"Most major equity markets are still up substantially this year, and trade concerns are spurring bets that global central banks will ease even further. Can stock markets ride out an increase in trade tensions from here, or would the cancellation of planned talks set off a repeat of the 4Q 2018 meltdown? If that happens, will the Fed and its peers be able to engineer a turnaround the way they did in early 2019?"While a notable dip for sure, I don't know that cancelling the pending September talks would, by itself, set off something as severe as the "4Q 2019 meltdown." Ramping tariffs to 25% on all imports from China and/or a stab at imports from another country or three, on the other hand, I believe will absolutely do the trick, and some.
As for central banks once again saving the day; while coordinated stimulus would I suspect spark a bounce in equities, given present global trends (weakening) and remarkably low interest rates already, I'm afraid the Fed will at that point be simply pushing on a string.
Bottom line: For U.S. equities -- which by the way sit merely a hair above their January 2018 level (that's right, the S&P 500 is currently at 19-month ago levels) -- to avoid a recession-induced bear market (yes, I see recession as unavoidable in a long-term trade war scenario), a complete departure from using tariffs as a tool to correct perceived international wrongdoings is required.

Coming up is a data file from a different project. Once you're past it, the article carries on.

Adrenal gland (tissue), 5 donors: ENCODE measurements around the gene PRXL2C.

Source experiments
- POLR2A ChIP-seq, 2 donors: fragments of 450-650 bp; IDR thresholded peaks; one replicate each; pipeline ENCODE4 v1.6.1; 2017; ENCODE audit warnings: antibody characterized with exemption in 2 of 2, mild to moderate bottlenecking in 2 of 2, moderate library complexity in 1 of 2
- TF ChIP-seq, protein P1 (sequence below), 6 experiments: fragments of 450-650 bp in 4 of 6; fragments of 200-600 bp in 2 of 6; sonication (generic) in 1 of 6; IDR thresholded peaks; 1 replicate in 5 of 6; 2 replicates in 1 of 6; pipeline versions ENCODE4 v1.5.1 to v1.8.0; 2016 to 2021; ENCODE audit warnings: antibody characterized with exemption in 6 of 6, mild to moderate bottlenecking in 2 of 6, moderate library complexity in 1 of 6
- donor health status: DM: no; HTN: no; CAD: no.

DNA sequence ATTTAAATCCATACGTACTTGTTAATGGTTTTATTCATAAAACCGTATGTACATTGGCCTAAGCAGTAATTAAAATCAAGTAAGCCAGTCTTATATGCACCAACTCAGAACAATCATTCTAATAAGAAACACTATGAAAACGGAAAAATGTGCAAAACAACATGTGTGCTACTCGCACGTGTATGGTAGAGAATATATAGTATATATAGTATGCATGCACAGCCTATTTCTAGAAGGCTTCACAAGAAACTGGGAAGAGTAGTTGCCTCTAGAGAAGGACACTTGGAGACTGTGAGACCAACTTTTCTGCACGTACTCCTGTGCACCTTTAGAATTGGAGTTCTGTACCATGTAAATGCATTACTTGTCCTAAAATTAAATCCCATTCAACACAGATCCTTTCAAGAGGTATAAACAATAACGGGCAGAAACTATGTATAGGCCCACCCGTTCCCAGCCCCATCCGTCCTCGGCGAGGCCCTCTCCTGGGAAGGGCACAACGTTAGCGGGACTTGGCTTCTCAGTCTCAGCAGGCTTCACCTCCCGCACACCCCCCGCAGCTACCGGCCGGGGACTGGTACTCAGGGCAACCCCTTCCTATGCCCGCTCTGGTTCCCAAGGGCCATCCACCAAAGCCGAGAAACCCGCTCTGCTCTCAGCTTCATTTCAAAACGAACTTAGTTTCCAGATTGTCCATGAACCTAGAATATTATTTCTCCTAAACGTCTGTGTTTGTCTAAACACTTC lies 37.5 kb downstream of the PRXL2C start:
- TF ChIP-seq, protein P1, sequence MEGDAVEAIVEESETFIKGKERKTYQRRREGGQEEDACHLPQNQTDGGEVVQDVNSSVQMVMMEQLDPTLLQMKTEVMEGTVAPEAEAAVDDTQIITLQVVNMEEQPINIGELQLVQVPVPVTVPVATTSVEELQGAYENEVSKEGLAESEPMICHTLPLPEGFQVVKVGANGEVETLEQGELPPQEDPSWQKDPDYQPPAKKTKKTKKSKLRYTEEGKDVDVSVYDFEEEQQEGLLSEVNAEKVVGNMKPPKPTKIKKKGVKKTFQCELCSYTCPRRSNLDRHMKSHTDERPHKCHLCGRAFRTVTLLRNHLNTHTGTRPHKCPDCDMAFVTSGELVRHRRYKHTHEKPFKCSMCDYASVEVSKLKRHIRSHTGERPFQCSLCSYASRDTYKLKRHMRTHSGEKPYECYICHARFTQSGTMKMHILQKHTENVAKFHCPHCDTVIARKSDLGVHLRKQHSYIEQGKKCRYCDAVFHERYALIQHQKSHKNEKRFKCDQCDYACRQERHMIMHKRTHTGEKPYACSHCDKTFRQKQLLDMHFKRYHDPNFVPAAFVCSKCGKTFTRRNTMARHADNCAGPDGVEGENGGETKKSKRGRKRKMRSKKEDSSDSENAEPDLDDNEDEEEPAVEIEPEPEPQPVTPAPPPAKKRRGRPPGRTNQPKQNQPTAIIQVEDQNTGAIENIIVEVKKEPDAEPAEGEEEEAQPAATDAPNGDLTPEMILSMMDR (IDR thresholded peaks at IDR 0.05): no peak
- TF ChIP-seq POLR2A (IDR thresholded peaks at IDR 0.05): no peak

S&P 500 Index 1/29/18 to current...
The Economist (from this week's issue) completely agrees!
The below should sound eerily familiar if you've been with us herein over the past year+: emphasis mine...
"To avoid a downturn, both sides need to compromise. But for that to happen President Donald Trump and his advisers must rethink their strategy. If the realisation has not dawned yet, it soon should: America cannot have a cheap currency, a trade conflict and a thriving economy."
"Tariffs hurt foreign exporters and dampen growth beyond America’s borders; weaker growth in turn leads to weaker currencies, as business becomes cautious and central banks ease policy in response."
"Unless this fact sinks in soon, real harm will be done to the global economy. Faced with the uncertainty created by a vicious superpower brawl, firms in America and elsewhere are cutting investment, hurting growth further. Lower interest rates are making Europe’s rickety banks even more fragile."
"As it pursues an ever more reckless trade confrontation, the White House may imagine that the Federal Reserve can ride to the rescue by cutting rates again. But that misunderstands the depth of unease now felt in factories, boardrooms and trading floors around the world. In September talks between America and China are set to resume. It is time for a settlement. The world economy cannot stand much more of this."